Sega Enterprise: The Start of a Revolution that Ended with a Fall

In 2001, Sega decided to discontinue the Dreamcast console production. This ended up with Sega withdrawing from the domestic hardware market it once dominated. In such a way Sega concluded one of the most error-strewn and tumultuous periods in the whole company’s 72-year-long history.

What turned out to be a sadly misguided business practice plagued with overconfidence, marked a dramatic fall from grace of the Sega Enterprises in all its tragic splendor. Once a giant in the gaming world, Sega not only conquered Europe at the start of the decade but, it also smashed Nintendo on their home ground in the US. Regardless of all this success, by the end of the 90s, problems started to pile up. And Sega’s user-base and reputation began to collapse.

It became clear that Sega was heading towards its certain doom awaiting in the abyss of insolvency. Nintendo had control over Japan and the US back in the 90s. But even this all-encompassing control couldn’t stop Sega and its most successful home console from taking over.

While Japan enjoyed the 8-bit-Famicom and the US its Western counterpart known as NES, the Nintendo Entertainment System, Sega changed the game when they unveiled their 16-bit Mega Drive.

Enter Genesis – the Most Successful Home Console

Even though Genesis was released in Japan at the very end of 1988, it didn’t do well in the fight for popularity against Famicom. Instead, it found its true fortune in the West. Genesis was launched in 1989 in North America, with more than an encouraging start. The Mega Drive finally started to overshadow Nintendo’s previously unassailable lead.

With an innovative combination of licensed sports titles and faithful arcade conversions, Genesis quickly established a loyal user-base before it gained its full supremacy. The secret of its huge success was in the man who gave Sega Sonic, Yuji Naka, and hard marketing. In fact, Sonic came out at the right moment as a genuine gaming character icon. In combination with well-played marketing, it was bound to launch Sega sky-high.

Edgy in attitude, Sega wasn’t satisfied with its success in the US alone and wanted to conquer Europe as well. Since the Master System was already well-establish in Europe, that set a good foundation for the new console. Sonic took Europe by storm and announced Sega’s supremacy over Nintendo. It was the new beginning of an era where Sega was the king.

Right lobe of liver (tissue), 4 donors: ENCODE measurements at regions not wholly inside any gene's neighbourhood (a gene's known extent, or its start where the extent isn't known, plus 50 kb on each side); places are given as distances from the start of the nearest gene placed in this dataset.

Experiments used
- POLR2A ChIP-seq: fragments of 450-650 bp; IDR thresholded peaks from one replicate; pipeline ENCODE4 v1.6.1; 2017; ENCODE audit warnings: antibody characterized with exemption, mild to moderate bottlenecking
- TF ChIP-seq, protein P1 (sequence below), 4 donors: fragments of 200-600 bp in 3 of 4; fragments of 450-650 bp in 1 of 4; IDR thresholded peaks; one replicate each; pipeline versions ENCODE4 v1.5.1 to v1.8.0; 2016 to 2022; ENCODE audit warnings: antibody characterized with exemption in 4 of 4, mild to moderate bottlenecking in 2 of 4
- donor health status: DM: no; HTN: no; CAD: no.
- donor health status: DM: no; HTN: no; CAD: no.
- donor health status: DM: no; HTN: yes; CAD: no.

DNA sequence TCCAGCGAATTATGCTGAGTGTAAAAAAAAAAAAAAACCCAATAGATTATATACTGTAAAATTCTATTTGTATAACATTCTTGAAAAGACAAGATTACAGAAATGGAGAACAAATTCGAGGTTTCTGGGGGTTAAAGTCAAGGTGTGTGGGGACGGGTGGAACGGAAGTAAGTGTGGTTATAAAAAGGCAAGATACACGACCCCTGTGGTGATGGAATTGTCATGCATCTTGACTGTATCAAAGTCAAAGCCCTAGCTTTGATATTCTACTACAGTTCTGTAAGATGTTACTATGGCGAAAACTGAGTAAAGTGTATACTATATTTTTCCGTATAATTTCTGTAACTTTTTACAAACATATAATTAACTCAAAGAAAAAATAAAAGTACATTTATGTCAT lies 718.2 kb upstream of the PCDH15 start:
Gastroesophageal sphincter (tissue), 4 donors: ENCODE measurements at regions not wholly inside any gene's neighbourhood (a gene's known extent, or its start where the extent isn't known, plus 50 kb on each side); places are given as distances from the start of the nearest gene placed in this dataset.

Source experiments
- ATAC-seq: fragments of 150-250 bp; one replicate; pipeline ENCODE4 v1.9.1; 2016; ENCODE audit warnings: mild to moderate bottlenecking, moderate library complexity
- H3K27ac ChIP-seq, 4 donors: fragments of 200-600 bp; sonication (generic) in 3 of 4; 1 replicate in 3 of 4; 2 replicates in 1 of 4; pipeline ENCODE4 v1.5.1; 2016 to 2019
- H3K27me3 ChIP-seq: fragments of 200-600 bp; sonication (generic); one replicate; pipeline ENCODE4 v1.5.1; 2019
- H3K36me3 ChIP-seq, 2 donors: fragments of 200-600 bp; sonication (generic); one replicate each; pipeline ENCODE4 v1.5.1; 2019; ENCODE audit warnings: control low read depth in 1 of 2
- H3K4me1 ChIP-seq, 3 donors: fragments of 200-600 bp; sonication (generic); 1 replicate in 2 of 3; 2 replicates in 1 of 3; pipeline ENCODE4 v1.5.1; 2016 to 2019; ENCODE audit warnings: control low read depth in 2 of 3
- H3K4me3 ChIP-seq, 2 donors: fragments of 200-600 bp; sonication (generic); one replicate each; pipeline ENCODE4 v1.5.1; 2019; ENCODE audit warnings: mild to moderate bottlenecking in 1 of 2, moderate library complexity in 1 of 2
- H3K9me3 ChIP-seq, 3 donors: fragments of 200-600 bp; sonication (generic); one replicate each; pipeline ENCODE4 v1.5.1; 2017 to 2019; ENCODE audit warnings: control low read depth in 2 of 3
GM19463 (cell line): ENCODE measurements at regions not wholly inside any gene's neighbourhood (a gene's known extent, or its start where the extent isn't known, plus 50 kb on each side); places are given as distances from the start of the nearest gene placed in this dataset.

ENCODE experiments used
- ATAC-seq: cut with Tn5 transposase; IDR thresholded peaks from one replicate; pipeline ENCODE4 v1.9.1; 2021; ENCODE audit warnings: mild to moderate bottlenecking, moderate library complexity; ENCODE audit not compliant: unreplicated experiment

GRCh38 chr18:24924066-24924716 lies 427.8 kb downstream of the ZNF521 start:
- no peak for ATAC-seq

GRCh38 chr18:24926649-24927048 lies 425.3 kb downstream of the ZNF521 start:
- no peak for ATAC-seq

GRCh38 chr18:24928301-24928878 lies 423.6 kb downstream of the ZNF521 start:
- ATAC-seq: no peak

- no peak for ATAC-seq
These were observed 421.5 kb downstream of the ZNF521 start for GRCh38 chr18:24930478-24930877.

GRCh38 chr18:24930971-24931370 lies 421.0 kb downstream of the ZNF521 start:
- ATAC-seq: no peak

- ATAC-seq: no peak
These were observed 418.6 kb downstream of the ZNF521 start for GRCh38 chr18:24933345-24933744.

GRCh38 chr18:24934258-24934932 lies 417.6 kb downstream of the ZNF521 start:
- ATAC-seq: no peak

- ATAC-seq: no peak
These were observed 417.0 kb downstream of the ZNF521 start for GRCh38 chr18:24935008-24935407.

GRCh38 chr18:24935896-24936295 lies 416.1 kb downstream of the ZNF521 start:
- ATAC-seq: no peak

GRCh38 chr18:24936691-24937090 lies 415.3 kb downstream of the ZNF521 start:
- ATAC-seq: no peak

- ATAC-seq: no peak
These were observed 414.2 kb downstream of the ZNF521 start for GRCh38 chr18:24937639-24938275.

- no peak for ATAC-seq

The Mega-CD – the Beginning of the End

One of the very first missteps Sega took was the launch of the Mega-CD. With its many technical errors, an almost nightmarish path to market, and other severe problems, it was clear that this was a huge mistake.

Even though Mega-CD managed to overcome all the obstacles in its way and hit the shelves, it failed to capture its user base’s imagination. Its cheap design with a consumer grade audio CD drive simply wasn’t what users were expecting. And, despite its compelling concept, the Mega-CD initiated the fall of Sega.

The Following 32X

The 32X followed the Mega-CD as an attempt to boost the popularity of the Mega Drive, especially in the West. The main idea was to launch several more powerful systems. The problems occurred in the implementation, which made it quite uncompetitive. There were two reasons for this: the cost and impaired functionality.

The 32X was an introduction of the Mega Drive’s true successor, which was the 32-bit Saturn. Still, the users were utterly dissatisfied with it, which was a complete disaster on many levels. The pressure to reduce cost, rushed hardware, and lousy functionality made it impossible to sell. The situation was almost the same in Europe, too.

It was more than clear that the 32X was nothing more than a complete commercial failure and it split Sega’s target audience.

The Downfall and the Aftermath

Anything following this was the company’s attempt to recover from the damage that the 32X and Saturn caused. However, without any success, as it turned out. Sega had a hard time keeping up with the rapid growth of online gaming. Eventually, on the 31st of January, 2001, Sega went official about cutting the Dreamcast adrift. It’s hard to imagine what Sega gaming experience would look like these days when various gaming software has become so sophisticated as it is today. Not to mention the opportunities gamers have to get the most out of their playtime.

The Dreamcast was the successor to Saturn, and it was hoped it would reestablish Sega on the top of the food chain. Sega decided to become primarily a hardware company instead of a software company, and this announced the end of their gaming endeavors.

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